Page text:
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TITLE BANK OF AMERICA, NT & SA v. CA, INTER-RESIN INDUSTRIAL CORPORATION, FRANCISCO


Bold, Center TRAJANO, JOHN DOE AND JANE DOE
G.R. No. 105395, December 10, 1993, VITUG, J.

A letter of credit is a financial device developed to facilitate commercial transactions.


DOCTRINE Banks play different roles in such transactions, each of which carries different rights and liabilities;
Full Block if a bank is an advising bank based on the provisions in the letter of credit, and other documents
Italicize presented as evidence, it incurs no liability under the letter of credit as its only role is to inform a
possible client of the existence of the letter of credit, nothing more.
BODY Facts:
Full Block
Bank of America entered into an Irrevocable Letter of Credit purportedly issued by Bank
of Ayudhya for the account of General Chemicals Ltd. to cover the sale of plastic ropes and
agricultural files, with Bank of America as the advising bank and Inter-Resin as the beneficiary.
Bank of America wrote Inter-Resin of the foregoing and transmitted the letter of credit. Inter-
Resin then sought to confirm the letter of credit, but Bank of America did not, as they explained
that there was no need for confirmation because the letter would not be transmitted if it were
not genuine.

Relying on this, Inter-Resin sought to avail of the letter of credit, using it to ship rope to
General Chemicals. Bank of America then issued checks in favor of Inter-Resin, after which it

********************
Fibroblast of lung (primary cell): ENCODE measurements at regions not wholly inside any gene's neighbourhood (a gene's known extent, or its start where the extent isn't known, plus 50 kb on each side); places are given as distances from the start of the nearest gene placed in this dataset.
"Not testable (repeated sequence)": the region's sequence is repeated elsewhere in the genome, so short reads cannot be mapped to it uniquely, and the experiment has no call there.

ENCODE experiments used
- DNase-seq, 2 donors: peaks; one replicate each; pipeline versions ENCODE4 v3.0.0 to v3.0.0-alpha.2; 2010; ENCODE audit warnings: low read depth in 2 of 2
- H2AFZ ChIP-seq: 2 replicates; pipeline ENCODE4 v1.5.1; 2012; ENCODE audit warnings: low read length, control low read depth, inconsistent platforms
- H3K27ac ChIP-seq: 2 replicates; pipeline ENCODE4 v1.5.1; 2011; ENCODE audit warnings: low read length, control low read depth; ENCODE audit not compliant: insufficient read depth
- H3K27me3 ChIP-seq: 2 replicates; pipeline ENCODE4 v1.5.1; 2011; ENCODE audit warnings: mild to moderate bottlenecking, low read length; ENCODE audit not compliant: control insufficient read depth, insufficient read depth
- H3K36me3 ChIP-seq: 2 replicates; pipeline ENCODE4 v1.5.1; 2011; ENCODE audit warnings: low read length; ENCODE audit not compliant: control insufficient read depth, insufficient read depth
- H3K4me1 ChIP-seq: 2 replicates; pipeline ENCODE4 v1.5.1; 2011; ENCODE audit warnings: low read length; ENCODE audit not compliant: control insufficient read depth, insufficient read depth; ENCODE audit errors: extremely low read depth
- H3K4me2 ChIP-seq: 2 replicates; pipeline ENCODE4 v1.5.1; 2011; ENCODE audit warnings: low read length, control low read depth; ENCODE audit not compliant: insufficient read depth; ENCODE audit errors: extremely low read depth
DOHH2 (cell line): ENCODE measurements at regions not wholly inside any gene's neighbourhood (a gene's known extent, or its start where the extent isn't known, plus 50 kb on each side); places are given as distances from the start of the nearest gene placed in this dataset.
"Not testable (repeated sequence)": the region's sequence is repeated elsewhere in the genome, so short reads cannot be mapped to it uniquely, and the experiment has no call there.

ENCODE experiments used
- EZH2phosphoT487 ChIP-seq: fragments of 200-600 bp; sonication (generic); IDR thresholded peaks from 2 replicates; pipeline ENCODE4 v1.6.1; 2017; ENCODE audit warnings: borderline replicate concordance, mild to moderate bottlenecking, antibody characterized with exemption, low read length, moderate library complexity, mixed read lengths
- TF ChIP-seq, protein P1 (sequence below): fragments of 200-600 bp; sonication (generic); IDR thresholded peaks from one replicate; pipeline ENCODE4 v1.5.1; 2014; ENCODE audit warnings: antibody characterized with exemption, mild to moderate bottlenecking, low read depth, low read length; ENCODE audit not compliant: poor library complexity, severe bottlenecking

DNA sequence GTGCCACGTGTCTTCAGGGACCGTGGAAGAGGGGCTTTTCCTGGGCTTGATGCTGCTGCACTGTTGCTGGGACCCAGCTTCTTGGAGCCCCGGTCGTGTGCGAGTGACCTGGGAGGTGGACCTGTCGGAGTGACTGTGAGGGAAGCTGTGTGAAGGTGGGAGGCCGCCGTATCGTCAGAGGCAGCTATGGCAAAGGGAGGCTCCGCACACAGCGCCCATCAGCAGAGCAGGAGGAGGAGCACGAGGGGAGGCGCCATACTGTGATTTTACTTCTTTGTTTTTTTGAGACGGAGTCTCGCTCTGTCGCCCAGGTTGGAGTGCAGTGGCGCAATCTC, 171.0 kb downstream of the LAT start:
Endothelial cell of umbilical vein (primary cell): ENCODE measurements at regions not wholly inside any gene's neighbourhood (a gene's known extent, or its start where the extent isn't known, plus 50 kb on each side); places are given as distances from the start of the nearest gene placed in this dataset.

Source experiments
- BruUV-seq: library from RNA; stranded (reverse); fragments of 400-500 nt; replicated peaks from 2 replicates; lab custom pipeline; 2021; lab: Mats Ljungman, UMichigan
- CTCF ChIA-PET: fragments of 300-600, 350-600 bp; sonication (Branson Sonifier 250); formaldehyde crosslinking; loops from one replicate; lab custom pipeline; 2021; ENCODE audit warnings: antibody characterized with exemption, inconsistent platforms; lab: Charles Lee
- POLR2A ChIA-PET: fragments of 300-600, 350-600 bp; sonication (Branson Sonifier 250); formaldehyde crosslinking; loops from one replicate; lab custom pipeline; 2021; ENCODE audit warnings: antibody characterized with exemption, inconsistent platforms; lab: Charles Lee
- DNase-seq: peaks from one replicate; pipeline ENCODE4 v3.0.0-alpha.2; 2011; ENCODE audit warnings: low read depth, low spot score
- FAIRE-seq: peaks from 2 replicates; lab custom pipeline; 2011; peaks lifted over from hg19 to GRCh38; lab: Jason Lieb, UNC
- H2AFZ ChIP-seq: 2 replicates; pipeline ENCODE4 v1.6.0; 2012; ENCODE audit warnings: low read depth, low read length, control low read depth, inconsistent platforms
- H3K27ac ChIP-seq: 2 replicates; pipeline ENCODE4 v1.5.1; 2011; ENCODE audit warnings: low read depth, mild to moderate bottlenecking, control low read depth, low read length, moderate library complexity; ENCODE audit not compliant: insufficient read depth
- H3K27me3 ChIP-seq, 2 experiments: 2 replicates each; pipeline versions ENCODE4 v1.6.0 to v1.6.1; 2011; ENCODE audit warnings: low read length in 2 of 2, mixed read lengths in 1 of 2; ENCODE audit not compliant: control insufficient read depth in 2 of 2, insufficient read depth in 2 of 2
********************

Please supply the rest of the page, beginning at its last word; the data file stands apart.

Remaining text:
informed Bank of Ayudhya of the availment of the letter of credit, seeking reimbursement in the
process. Bank of Ayudhya declared the letter of credit fraudulent, so Bank of America stopped the
processing of Inter-Resin's documents.

Issue:

Whether or not Bank of America incurred any liability to the beneficiary (Inter-Resin)
under the letter of credit.

Ruling:

NO. Bank of America merely acted as an advising bank. A letter of credit is a financial
device developed by merchants to facilitate commercial transactions. It was developed as an
attempt to satisfy the seemingly irreconcilable interests of a seller, who refuses to part with his
goods before he is paid, and a buyer, who wants to have control of the goods before paying.

To break the impasse, the buyer (here, General Chemicals) may be required to contract a
bank to issue a letter of credit in favor of the seller so that, by virtue of the letter, the issuing bank
(here, Bank of Ayudhya) can authorize the seller (here, Inter-Resin) to draw drafts and engage to
pay them upon presentment along with tender of documents required by the letter of credits
(such documents are those evidencing the shipment). Once the credit is established, the seller
ships the goods to the buyer and in the process the required shipping documents. To get paid, the
seller executes a draft and presents it together with the required documents to the issuing bank.
The issuing bank redeems the draft and pays cash to the seller if it finds that the documents
submitted by the seller conform with what the letter of credit requires. The bank then obtains
possession of the documents upon paying the seller. The transaction is completed when the
buyer reimburses the issuing bank and acquires the documents entitling him to the goods. Under
this arrangement, the seller gets paid only if he delivers the documents of title over the goods,
while the buyer acquires said documents and control over the goods only after reimbursing the
bank.